Angel Leon: Absolutely not. I don't agree with that at all. That's terrible.
Malinda Lowder: Yeah. And they weren't trying to manipulate somebody into buying more gas or buying gas at different places. It was just a deception and people don't like being lied to. They'd rather make their own decisions based on data that's given to them.
Angel Leon: Yeah. The urgency of being below, I get very, very irritated when my car is below a quarter of a tank. I can't imagine what it would be if your car deceitfully tells you that you're way less than what you should have. I would be panicking on the road and that's not a good thing for drivers. That's definitely not a good thing.
Malinda Lowder: Yeah, definitely. There's consequences to telling the truth, that's part of why we do lie, why companies lie. It can scare people off. It can offend your customers. You could alienate people. Even if you just dedicate yourself to transparency, you're likely to lose one or two customers by the things that you're putting out there. But sometimes maybe it wasn't the right fit for you anyway. If you lose a customer for telling the truth, it's probably not a relationship that would have worked out. And sometimes it's best to let that go. But there's a lot of benefits to telling the truth. It improves workplace culture. Culture is based on honesty. Generally longterm are happier and you have a lot better camaraderie. You create a positive reputation in the community. You can establish a more meaningful relationship with your customers if they know you're being honest with you and they don't have to question you every time. And then you get a lot more word of mouth and reputation going around and it helps you stand out. Once a company has been labeled as deceptive in some practice, that can follow you around for quite a while.
Angel Leon: Yeah. And when it's the other way around, when it's a company that's been labeled as honest, as somebody that you can trust, at the same time, it can follow you around and word of mouth I've always thought it's probably one of the best advertising and marketing tools that any company can have because when you go to XYZ store or when you go purchase XYZ vehicle or purchase from XYZ anything, and you feel good about the purchase, you're going to tell others about it. And that to me is the biggest driver of getting customers towards your doors. When you see that goodwill of the people, when you hear somebody else good mouthing a business, a company, I think that's as powerful if not more powerful than actually seeing an ad on TV during, I don't know, Superbowl Sunday.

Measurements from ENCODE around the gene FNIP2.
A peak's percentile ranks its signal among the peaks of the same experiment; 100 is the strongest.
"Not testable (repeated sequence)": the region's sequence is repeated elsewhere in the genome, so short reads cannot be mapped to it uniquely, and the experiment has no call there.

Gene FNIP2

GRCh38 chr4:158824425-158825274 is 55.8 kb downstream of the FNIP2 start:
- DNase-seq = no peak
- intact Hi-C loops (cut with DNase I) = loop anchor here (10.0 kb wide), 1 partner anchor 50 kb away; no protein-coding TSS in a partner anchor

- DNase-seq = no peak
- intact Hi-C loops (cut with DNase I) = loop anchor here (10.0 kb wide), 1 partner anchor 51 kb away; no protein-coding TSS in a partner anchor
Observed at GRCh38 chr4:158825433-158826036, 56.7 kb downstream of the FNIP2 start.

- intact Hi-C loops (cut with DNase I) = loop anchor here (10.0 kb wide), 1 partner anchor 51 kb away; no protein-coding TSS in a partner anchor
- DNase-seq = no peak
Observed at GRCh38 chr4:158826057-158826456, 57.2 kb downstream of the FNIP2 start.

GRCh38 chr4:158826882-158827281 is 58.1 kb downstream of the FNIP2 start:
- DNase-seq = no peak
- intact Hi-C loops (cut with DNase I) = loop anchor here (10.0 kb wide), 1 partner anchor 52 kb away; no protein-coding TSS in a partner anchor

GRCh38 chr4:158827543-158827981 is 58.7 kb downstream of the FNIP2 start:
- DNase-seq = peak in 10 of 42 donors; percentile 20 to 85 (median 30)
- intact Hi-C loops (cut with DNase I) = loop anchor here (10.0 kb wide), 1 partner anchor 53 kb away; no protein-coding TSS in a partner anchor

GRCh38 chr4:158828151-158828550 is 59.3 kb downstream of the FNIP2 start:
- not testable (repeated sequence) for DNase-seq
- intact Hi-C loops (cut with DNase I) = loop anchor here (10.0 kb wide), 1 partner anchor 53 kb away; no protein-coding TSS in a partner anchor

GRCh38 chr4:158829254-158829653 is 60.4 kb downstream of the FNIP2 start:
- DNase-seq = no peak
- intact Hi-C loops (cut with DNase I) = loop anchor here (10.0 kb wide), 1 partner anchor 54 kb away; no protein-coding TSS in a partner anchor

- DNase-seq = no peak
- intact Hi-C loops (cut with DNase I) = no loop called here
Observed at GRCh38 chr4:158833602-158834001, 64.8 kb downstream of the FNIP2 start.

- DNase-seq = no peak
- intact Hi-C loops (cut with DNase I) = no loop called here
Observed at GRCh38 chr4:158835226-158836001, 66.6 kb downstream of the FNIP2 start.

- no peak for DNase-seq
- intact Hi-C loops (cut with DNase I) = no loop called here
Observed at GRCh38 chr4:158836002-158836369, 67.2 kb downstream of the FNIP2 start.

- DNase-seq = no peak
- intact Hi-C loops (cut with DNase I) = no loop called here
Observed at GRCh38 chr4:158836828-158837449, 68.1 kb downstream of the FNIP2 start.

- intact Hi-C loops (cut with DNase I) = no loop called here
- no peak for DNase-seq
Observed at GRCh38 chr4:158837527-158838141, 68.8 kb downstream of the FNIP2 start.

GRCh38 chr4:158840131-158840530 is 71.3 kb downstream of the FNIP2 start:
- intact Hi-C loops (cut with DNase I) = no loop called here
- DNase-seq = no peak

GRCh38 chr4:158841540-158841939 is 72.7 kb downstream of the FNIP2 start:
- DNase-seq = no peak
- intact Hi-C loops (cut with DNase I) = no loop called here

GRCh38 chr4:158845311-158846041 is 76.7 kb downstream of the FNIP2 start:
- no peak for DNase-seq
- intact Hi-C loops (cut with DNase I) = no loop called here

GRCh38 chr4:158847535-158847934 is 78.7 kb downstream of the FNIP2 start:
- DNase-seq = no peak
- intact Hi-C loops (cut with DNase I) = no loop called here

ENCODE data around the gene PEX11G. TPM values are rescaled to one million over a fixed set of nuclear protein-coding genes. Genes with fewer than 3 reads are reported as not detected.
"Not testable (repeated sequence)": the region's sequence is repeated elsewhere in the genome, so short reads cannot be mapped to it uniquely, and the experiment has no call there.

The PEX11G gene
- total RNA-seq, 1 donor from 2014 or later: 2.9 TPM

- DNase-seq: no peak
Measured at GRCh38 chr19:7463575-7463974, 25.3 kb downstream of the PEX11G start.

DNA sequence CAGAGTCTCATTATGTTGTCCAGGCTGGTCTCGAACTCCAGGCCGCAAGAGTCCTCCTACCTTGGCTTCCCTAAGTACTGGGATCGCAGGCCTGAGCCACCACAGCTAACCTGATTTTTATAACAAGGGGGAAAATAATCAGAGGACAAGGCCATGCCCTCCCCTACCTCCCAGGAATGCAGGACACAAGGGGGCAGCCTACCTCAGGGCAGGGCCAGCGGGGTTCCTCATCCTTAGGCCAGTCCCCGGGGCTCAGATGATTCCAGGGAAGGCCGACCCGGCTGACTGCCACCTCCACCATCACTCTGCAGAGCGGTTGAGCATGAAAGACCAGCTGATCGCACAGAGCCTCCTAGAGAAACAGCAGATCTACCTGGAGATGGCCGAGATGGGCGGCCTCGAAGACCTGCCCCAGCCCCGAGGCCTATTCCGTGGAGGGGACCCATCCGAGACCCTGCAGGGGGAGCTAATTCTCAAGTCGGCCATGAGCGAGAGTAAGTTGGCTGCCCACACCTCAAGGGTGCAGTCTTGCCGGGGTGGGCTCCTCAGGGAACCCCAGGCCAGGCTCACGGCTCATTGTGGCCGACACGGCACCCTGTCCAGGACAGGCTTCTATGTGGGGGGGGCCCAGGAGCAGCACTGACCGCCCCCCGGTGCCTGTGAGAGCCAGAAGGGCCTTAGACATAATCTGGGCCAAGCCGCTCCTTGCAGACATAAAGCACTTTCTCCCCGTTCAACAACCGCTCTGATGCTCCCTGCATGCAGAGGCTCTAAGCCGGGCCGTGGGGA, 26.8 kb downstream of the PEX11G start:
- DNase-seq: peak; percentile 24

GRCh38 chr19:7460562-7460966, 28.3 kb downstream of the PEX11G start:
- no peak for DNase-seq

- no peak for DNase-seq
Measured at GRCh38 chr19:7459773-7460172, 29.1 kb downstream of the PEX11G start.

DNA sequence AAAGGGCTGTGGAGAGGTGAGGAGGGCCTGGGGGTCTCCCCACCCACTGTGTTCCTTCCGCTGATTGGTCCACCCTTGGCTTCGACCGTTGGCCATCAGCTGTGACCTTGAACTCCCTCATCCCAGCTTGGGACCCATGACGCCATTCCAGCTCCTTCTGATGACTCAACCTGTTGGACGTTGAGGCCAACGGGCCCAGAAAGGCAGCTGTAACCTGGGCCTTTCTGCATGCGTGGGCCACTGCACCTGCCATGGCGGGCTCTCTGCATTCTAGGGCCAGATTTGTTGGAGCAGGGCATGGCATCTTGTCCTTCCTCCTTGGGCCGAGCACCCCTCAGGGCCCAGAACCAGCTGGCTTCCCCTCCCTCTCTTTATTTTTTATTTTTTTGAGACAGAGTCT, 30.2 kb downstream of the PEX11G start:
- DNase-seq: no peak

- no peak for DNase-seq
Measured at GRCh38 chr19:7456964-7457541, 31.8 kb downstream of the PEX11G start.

Malinda Lowder: Yeah, all marketing is personal. All marketing is local in the end because a person is going to make the buying decision and you need to develop a relationship with that person even if you're a very large brand. Still I say, all marketing is local, all marketing is personal. And if you don't see that and see how the truth ties into that, then you're probably going to struggle a little bit. I just honestly believe that.
Angel Leon: Yeah. No, I agree. An example of that comes to mind and because we have here in Indiana, we have a car manufacturer, global car manufacturer that manufactures several models of their cars here in Indiana. And when you're driving down the highway, you see these ads, X car, home grown in Indiana. And so that resonates with people. That probably makes them geared towards buying from that car manufacturer. As you were mentioning, that's personal because from people that live here, from people that are original Hoosiers they feel connected because hey, that vehicle is made right here at home, made by people who live here, who grew up here. That makes it personal. That makes it a lot more closer to the heart.
Malinda Lowder: Yep. 100%. That's exactly how it works.
Angel Leon: Yes. And on that note, Malinda, it's been a pleasure having you here today at ASCII Anything to talk about truth in business. This has been very enlightening.
Malinda Lowder: Awesome. Thank you very much. I had a great time.
Angel Leon: Thank you for listening in to this week's edition of ASCII Anything, presented by Moser Consulting. We hope you enjoyed listening to our conversation about truth in business with Malinda Lowder. Join us next week when we continue to dive deeper with our resident experts in what they're currently working on. And remember, if you have an idea or a topic you'd like us to explore, please reach out to us through our social media channels. In the meantime, please remember to give us a rating and subscribe to our feed wherever you get your podcasts. Until then, remember you can handle the truth. So long everybody.